News / Health

Steroids Affect Brain Development in Premature Babies

Smaller cerebellum seen in preemies who receive glucocorticoids

Steroids impact the brains of infants who receive them shortly after birth.
Steroids impact the brains of infants who receive them shortly after birth.

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Premature babies routinely get powerful steroids both before and after they are born. The drugs help the babies' tiny lungs mature and boost blood pressure, among other benefits. Previous research in animals found the drugs can affect brain development. Now, a new study confirms similar effects in human babies.

Caring for premature babies requires a careful balancing act. On the one hand, preemies are at risk for a variety of medical problems. But their tiny, developing bodies are ultra sensitive to side effects from important medicines they may need.

Researcher Emily Tam, MD, of the University of California-San Francisco explains that animal studies found that the steroids called glucocorticoids affect a certain part of the brain.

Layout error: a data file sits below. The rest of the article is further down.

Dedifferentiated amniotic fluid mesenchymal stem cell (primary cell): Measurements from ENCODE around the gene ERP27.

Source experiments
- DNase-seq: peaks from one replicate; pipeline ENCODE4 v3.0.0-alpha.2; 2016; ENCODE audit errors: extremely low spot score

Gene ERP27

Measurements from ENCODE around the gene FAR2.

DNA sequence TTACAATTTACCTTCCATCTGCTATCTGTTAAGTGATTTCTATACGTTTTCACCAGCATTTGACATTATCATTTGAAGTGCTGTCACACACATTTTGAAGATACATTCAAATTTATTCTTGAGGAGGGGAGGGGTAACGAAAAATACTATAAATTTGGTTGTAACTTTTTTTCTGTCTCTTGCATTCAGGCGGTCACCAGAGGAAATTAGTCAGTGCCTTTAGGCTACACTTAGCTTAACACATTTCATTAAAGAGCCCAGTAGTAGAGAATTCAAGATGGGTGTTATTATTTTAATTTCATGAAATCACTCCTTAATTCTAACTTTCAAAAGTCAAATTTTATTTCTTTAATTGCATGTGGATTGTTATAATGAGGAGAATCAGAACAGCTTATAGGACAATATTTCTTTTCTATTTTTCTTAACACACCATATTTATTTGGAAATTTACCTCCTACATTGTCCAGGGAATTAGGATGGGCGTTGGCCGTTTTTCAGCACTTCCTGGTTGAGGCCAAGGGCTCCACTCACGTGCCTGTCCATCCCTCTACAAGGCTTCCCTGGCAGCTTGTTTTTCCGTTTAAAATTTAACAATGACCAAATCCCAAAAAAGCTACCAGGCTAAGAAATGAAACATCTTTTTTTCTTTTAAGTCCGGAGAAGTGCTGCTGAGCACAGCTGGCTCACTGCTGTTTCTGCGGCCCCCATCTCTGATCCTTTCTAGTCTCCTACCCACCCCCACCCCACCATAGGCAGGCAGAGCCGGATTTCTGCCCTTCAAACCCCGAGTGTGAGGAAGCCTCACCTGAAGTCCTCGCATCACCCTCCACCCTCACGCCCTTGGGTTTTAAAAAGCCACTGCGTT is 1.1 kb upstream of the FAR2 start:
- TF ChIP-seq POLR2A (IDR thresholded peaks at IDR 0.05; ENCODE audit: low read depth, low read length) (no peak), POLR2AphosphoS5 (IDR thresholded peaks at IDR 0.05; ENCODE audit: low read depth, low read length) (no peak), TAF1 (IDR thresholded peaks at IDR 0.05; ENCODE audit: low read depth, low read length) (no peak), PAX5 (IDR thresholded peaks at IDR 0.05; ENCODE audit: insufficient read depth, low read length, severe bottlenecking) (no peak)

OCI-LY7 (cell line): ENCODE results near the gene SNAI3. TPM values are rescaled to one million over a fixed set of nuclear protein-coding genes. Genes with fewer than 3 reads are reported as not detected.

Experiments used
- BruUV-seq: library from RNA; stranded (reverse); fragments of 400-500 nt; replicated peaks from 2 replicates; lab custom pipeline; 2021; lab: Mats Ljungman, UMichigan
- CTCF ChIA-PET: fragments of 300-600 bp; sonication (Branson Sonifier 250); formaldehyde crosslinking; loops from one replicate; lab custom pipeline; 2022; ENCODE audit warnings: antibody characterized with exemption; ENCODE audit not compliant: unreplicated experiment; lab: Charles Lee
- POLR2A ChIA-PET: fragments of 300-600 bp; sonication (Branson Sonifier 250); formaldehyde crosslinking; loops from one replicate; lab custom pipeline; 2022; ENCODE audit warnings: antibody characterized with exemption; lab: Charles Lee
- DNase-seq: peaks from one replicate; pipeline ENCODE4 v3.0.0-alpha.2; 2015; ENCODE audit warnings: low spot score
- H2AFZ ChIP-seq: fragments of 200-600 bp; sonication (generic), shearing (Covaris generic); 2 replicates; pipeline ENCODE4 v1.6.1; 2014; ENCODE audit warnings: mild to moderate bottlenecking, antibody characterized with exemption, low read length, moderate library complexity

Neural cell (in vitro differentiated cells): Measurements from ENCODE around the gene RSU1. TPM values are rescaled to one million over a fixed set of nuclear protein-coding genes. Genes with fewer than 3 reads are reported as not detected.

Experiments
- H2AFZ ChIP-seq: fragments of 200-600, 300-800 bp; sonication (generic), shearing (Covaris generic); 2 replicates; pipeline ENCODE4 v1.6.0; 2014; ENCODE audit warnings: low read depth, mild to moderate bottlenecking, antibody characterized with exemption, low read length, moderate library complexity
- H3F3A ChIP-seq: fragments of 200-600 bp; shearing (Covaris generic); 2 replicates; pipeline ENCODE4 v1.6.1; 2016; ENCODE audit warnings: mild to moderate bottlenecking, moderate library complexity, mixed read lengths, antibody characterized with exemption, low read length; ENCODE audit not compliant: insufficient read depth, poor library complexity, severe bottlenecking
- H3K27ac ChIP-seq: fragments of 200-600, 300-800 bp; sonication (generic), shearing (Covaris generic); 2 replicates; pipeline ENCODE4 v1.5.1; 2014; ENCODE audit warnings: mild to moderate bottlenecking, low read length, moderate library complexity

"The cerebellum is particularly targeted, resulting in cell death and decreased cell growth," Tam says. "And so, the question then is, is this same thing happening in humans?"

The cerebellum is involved in motor control and some cognitive functions, among other things, so it plays a critical role in an infant's first years.

In a study, which was published in Science Translational Medicine, 172 premature babies born in the United States and Canada got MRI scans to measure their cerebellums. Tam says researchers found no adverse affects from steroids given to the pregnant mothers before birth.

"On the other hand," Tam says, "we did find that when hydrocortisone and dexamethasone were given after the child was born, this was associated with decreased growth of cerebellum. So by term age, the cerebellum was 10 percent smaller that it should have been."

The findings present doctors with a real quandary. The steroids are given because they help preemies’ breathing and blood circulation, which are obviously important. But the reduced cerebellum size was seen even in babies given very small doses of the glucocorticoids.

"Low doses of these drugs are not without risks. And when considering the different drug options, they should look at other options first."

Tam says her team plans to continue the study of these premature babies to see if those with smaller cerebellums are more likely to have any developmental issues as they grow up.  

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